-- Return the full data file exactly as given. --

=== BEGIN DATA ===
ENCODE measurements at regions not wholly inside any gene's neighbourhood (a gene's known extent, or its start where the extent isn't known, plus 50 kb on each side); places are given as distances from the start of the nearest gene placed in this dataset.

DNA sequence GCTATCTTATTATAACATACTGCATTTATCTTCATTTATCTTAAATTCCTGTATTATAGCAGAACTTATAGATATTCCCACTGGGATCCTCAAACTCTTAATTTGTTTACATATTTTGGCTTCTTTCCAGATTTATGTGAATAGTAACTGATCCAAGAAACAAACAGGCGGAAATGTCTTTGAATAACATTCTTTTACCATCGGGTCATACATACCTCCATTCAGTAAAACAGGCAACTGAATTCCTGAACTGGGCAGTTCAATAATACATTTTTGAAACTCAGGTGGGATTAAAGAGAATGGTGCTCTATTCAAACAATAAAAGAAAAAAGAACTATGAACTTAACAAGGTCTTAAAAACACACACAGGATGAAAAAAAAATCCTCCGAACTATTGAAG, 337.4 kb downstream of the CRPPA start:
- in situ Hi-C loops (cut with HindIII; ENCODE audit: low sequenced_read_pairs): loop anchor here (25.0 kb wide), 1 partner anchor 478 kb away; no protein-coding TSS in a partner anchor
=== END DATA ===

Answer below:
ENCODE measurements at regions not wholly inside any gene's neighbourhood (a gene's known extent, or its start where the extent isn't known, plus 50 kb on each side); places are given as distances from the start of the nearest gene placed in this dataset.

DNA sequence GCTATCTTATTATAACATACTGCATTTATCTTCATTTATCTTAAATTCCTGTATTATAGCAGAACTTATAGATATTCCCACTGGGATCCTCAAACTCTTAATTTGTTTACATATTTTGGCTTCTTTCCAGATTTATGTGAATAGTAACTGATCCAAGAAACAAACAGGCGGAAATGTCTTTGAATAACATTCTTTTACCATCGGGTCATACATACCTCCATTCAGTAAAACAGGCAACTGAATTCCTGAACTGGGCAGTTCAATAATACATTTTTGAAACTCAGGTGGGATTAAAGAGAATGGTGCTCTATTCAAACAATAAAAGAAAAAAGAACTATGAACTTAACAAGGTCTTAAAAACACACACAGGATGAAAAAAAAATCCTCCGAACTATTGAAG, 337.4 kb downstream of the CRPPA start:
- in situ Hi-C loops (cut with HindIII; ENCODE audit: low sequenced_read_pairs): loop anchor here (25.0 kb wide), 1 partner anchor 478 kb away; no protein-coding TSS in a partner anchor